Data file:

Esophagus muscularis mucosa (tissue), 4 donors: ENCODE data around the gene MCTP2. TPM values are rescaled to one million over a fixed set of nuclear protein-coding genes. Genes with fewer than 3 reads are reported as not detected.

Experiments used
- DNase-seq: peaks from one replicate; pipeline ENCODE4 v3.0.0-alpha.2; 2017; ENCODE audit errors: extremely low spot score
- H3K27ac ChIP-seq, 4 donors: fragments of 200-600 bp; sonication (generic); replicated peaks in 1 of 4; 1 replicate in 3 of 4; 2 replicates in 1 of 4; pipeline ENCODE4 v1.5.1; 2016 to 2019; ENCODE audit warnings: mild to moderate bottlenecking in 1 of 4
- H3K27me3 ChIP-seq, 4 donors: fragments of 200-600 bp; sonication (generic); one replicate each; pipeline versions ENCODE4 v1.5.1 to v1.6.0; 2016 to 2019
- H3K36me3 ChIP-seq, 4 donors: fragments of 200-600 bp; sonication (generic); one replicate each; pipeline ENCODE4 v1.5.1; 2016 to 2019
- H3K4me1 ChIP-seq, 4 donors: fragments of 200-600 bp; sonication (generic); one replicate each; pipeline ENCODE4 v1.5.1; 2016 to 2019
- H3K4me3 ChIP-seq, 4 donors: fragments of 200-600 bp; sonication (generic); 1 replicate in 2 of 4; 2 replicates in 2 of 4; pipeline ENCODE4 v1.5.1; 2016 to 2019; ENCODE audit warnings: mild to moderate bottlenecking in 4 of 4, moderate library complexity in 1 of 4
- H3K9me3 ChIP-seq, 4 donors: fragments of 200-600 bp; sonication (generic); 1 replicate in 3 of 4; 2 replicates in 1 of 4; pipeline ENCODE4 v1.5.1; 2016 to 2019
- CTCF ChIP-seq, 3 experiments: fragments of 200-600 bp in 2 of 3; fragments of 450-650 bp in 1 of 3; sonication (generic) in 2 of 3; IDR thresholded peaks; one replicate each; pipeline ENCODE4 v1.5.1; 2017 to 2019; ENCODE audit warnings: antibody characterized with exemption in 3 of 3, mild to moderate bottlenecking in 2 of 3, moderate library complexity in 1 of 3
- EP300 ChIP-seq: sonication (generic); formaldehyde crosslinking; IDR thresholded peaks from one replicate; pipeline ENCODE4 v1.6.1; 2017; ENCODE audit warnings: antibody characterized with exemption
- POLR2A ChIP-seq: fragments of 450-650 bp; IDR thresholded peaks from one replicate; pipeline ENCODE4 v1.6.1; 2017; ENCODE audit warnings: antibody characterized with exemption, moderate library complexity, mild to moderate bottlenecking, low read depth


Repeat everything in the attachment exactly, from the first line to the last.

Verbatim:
Esophagus muscularis mucosa (tissue), 4 donors: ENCODE data around the gene MCTP2. TPM values are rescaled to one million over a fixed set of nuclear protein-coding genes. Genes with fewer than 3 reads are reported as not detected.

Experiments used
- DNase-seq: peaks from one replicate; pipeline ENCODE4 v3.0.0-alpha.2; 2017; ENCODE audit errors: extremely low spot score
- H3K27ac ChIP-seq, 4 donors: fragments of 200-600 bp; sonication (generic); replicated peaks in 1 of 4; 1 replicate in 3 of 4; 2 replicates in 1 of 4; pipeline ENCODE4 v1.5.1; 2016 to 2019; ENCODE audit warnings: mild to moderate bottlenecking in 1 of 4
- H3K27me3 ChIP-seq, 4 donors: fragments of 200-600 bp; sonication (generic); one replicate each; pipeline versions ENCODE4 v1.5.1 to v1.6.0; 2016 to 2019
- H3K36me3 ChIP-seq, 4 donors: fragments of 200-600 bp; sonication (generic); one replicate each; pipeline ENCODE4 v1.5.1; 2016 to 2019
- H3K4me1 ChIP-seq, 4 donors: fragments of 200-600 bp; sonication (generic); one replicate each; pipeline ENCODE4 v1.5.1; 2016 to 2019
- H3K4me3 ChIP-seq, 4 donors: fragments of 200-600 bp; sonication (generic); 1 replicate in 2 of 4; 2 replicates in 2 of 4; pipeline ENCODE4 v1.5.1; 2016 to 2019; ENCODE audit warnings: mild to moderate bottlenecking in 4 of 4, moderate library complexity in 1 of 4
- H3K9me3 ChIP-seq, 4 donors: fragments of 200-600 bp; sonication (generic); 1 replicate in 3 of 4; 2 replicates in 1 of 4; pipeline ENCODE4 v1.5.1; 2016 to 2019
- CTCF ChIP-seq, 3 experiments: fragments of 200-600 bp in 2 of 3; fragments of 450-650 bp in 1 of 3; sonication (generic) in 2 of 3; IDR thresholded peaks; one replicate each; pipeline ENCODE4 v1.5.1; 2017 to 2019; ENCODE audit warnings: antibody characterized with exemption in 3 of 3, mild to moderate bottlenecking in 2 of 3, moderate library complexity in 1 of 3
- EP300 ChIP-seq: sonication (generic); formaldehyde crosslinking; IDR thresholded peaks from one replicate; pipeline ENCODE4 v1.6.1; 2017; ENCODE audit warnings: antibody characterized with exemption
- POLR2A ChIP-seq: fragments of 450-650 bp; IDR thresholded peaks from one replicate; pipeline ENCODE4 v1.6.1; 2017; ENCODE audit warnings: antibody characterized with exemption, moderate library complexity, mild to moderate bottlenecking, low read depth